In an attempt to mitigate the unfolding COVID-19 public health emergency, state and local governments have started issuing “lockdown” or “stay-at-home” orders. Generally, the state lockdown orders have directed that all businesses utilize telecommuting or work-from-home procedures to the maximum extent practicable. Where telework is impractical, some states are only permitting essential businesses to remain open. Companies with operations in these jurisdictions must understand the scope of applicable restrictions and whether their operations are essential and should continue during the lockdown. The orders have generally included lists of specific categories of businesses deemed essential (e.g., healthcare, telecommunications, public safety and security, sanitation, logistics, financial, grocery stores, and national defense, among others). Many, but not all, of the states have specifically carved out businesses in the defense industrial base and/or “federal critical infrastructure sectors” as defined by the Department of Homeland Security’s Cybersecurity & Infrastructure Security Agency (CISA). Some states have also established application procedures to be designated as essential for other entities not otherwise covered.
These restrictions may delay or even prevent government contractors from fulfilling their contractual obligations unless they are deemed essential or are authorized for remote work, a circumstance that the Office of Management and Budget (OMB) has begun to address.
On Fri., March 20, 2020, OMB issued a memorandum to the heads of executive departments and agencies to address the management of federal contract performance issues associated with COVID-19. The memo urges agencies to be flexible in allowing contractors to telework and asks agencies to allow extensions for those contracts that cannot support flexible work arrangements. The memo also reminds agencies of the emergency procurement authorities that are available under the Robert T. Stafford Disaster Relief and Emergency Assistance Act (Stafford Act), including increasing the micro-purchase and simplified acquisition thresholds to allow for quicker procurements. Finally, the memo includes responses to “Frequently Asked Questions” about teleworking, mitigating the impact of COVID-19 on contractors, contractor requests for equitable adjustment (REAs), increasing flexibility in procurement activities, and tracking contract spending related to COVID-19.
The OMB memo also highlights a number of contract clauses which may provide an excuse for nonperformance and encourages agencies to consider granting REAs if the costs are allowable and reasonable. Importantly for certain service contractors, the memo suggests that agencies should consider REAs for idle labor costs when “it is beneficial to keep skilled professionals or key personnel in a mobile ready state for activities the agency deems critical to national security or other high priorities (e.g., national security professionals, skilled scientists).” OMB’s memo provides helpful guidance for contracting officers and federal contractors; contractors may want to share the memo with their contracting officers when they are seeking guidance about how the COVID-19 crisis will impact their contracts.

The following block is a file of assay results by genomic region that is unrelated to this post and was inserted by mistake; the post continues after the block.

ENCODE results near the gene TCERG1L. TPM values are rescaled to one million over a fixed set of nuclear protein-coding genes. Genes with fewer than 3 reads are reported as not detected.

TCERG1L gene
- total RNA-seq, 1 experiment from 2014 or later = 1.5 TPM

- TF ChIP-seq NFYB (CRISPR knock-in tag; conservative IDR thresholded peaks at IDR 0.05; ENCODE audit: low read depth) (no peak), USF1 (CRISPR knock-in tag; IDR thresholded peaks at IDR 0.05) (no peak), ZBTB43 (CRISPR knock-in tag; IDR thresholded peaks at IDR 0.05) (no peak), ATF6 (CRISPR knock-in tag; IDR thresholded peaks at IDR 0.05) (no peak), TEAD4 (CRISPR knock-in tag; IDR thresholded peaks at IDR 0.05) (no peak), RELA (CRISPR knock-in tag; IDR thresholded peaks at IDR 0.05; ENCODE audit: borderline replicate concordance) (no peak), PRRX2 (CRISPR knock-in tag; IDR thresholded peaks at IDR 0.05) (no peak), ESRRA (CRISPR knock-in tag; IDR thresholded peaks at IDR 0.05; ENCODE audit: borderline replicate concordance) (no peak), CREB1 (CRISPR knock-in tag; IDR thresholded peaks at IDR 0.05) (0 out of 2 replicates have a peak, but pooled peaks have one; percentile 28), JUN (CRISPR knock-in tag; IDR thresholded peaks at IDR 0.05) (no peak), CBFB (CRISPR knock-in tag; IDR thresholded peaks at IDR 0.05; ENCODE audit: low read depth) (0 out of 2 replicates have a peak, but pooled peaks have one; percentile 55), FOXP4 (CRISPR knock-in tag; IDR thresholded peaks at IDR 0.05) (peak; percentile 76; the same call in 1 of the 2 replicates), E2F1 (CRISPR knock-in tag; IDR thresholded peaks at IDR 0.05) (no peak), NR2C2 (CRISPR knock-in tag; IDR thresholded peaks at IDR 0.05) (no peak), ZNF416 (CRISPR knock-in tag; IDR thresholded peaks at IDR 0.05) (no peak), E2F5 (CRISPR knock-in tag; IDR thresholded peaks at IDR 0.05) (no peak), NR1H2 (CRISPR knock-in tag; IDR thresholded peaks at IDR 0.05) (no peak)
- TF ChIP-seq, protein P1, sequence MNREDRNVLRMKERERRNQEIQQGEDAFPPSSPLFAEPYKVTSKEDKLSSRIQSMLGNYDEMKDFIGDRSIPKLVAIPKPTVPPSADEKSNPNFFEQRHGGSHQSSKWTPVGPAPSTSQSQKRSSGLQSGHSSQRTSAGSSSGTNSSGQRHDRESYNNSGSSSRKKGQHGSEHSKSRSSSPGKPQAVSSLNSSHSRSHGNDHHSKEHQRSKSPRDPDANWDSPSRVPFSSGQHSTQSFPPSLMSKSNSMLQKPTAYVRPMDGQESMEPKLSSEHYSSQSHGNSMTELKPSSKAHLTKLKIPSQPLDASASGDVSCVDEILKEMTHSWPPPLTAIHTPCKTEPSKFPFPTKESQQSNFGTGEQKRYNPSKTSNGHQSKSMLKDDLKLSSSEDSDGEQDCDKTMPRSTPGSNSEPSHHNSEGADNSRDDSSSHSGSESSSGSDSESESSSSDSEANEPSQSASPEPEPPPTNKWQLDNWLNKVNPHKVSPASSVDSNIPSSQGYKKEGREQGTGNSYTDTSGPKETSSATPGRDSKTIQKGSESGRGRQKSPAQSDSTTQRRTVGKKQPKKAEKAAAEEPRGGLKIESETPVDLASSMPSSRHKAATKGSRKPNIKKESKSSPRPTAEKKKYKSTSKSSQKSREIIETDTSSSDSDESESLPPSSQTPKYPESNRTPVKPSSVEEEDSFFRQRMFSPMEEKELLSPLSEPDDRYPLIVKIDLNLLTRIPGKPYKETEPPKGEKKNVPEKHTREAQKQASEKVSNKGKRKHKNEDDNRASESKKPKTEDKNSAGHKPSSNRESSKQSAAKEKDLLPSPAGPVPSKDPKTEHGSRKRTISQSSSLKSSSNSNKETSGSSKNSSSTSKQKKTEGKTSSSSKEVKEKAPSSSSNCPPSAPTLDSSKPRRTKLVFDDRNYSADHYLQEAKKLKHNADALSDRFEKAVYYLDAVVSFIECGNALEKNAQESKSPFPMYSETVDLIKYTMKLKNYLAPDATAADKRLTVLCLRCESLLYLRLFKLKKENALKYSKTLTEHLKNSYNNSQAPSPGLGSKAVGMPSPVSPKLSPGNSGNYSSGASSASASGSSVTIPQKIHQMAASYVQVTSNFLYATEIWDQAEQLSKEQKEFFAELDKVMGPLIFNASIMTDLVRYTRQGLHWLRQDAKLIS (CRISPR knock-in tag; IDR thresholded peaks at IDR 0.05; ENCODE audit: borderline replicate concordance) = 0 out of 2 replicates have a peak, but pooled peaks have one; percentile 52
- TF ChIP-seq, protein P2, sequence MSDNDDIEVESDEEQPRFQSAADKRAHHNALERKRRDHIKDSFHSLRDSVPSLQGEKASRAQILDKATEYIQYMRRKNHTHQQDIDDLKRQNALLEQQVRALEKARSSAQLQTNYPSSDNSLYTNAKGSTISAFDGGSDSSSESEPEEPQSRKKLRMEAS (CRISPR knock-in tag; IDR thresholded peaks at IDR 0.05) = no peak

In addition to discussing the OMB memo with their contracting officers, government contractors should also be proactive in preparing to continue operations under lockdown conditions. Contractors should immediately begin evaluating all of their operations across the United States to determine whether they are considered essential. Where they have operations in a state that has issued a lockdown order that does not clearly cover those operations, contractors should follow instructions to apply for essential status immediately. If they have operations in a state that has not yet issued a lockdown order, they should assume that one will be issued and be prepared to apply for essential status, if necessary.
In addition, contractors should communicate with their contracting officers regarding telework where practicable even if not currently permitted under the contract. If contractor employees are unable to telework, contractors should seek specific written direction from their contracting officers stating that their work and employees are exempted from the applicable lockdown restrictions, even if the business is explicitly covered.
Although the new “lockdown” or “stay-at-home” orders place significant restrictions on or mandate the closure of non-essential businesses, the new guidance out of OMB should be encouraging to government contractors for many reasons. First, the widespread guidance should help standardize agencies’ responses to performance issues arising out of COVID-19. Second, the memo makes clear that the burden of the impacts of COVID-19 should not fall on the contractor. Third, by taking advantage of flexible work arrangements, government contractors can continue to perform and potentially mitigate the need for future requests for extensions or REAs.
For more information on how to protect your interests during these uncertain times, contact OFP’s Corporate Group.